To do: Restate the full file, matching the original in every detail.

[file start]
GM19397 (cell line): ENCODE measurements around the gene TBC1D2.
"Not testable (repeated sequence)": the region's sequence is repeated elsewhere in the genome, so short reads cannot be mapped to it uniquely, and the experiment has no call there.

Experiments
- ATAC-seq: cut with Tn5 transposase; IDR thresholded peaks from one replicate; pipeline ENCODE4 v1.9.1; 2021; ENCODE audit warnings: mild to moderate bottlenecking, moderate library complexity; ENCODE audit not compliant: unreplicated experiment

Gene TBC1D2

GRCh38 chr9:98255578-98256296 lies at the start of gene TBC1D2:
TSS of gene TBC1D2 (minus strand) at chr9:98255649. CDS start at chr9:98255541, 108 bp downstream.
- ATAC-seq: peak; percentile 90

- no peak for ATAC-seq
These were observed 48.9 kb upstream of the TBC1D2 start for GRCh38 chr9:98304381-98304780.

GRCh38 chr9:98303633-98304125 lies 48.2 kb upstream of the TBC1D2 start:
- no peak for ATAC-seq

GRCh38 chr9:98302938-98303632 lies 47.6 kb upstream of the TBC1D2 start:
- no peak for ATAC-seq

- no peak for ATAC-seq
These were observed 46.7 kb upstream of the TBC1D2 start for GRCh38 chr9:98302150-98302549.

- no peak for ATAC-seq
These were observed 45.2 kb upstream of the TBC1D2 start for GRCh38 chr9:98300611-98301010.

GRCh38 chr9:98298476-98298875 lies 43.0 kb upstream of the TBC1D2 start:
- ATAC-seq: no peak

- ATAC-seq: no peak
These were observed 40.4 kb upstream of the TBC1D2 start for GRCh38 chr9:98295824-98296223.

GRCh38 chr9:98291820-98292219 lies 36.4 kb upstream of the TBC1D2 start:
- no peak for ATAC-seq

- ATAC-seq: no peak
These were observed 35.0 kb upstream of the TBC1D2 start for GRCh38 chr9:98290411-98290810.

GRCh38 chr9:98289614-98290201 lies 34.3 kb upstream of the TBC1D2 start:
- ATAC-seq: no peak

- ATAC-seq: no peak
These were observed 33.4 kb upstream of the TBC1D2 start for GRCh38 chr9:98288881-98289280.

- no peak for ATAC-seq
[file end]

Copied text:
GM19397 (cell line): ENCODE measurements around the gene TBC1D2.
"Not testable (repeated sequence)": the region's sequence is repeated elsewhere in the genome, so short reads cannot be mapped to it uniquely, and the experiment has no call there.

Experiments
- ATAC-seq: cut with Tn5 transposase; IDR thresholded peaks from one replicate; pipeline ENCODE4 v1.9.1; 2021; ENCODE audit warnings: mild to moderate bottlenecking, moderate library complexity; ENCODE audit not compliant: unreplicated experiment

Gene TBC1D2

GRCh38 chr9:98255578-98256296 lies at the start of gene TBC1D2:
TSS of gene TBC1D2 (minus strand) at chr9:98255649. CDS start at chr9:98255541, 108 bp downstream.
- ATAC-seq: peak; percentile 90

- no peak for ATAC-seq
These were observed 48.9 kb upstream of the TBC1D2 start for GRCh38 chr9:98304381-98304780.

GRCh38 chr9:98303633-98304125 lies 48.2 kb upstream of the TBC1D2 start:
- no peak for ATAC-seq

GRCh38 chr9:98302938-98303632 lies 47.6 kb upstream of the TBC1D2 start:
- no peak for ATAC-seq

- no peak for ATAC-seq
These were observed 46.7 kb upstream of the TBC1D2 start for GRCh38 chr9:98302150-98302549.

- no peak for ATAC-seq
These were observed 45.2 kb upstream of the TBC1D2 start for GRCh38 chr9:98300611-98301010.

GRCh38 chr9:98298476-98298875 lies 43.0 kb upstream of the TBC1D2 start:
- ATAC-seq: no peak

- ATAC-seq: no peak
These were observed 40.4 kb upstream of the TBC1D2 start for GRCh38 chr9:98295824-98296223.

GRCh38 chr9:98291820-98292219 lies 36.4 kb upstream of the TBC1D2 start:
- no peak for ATAC-seq

- ATAC-seq: no peak
These were observed 35.0 kb upstream of the TBC1D2 start for GRCh38 chr9:98290411-98290810.

GRCh38 chr9:98289614-98290201 lies 34.3 kb upstream of the TBC1D2 start:
- ATAC-seq: no peak

- ATAC-seq: no peak
These were observed 33.4 kb upstream of the TBC1D2 start for GRCh38 chr9:98288881-98289280.

- no peak for ATAC-seq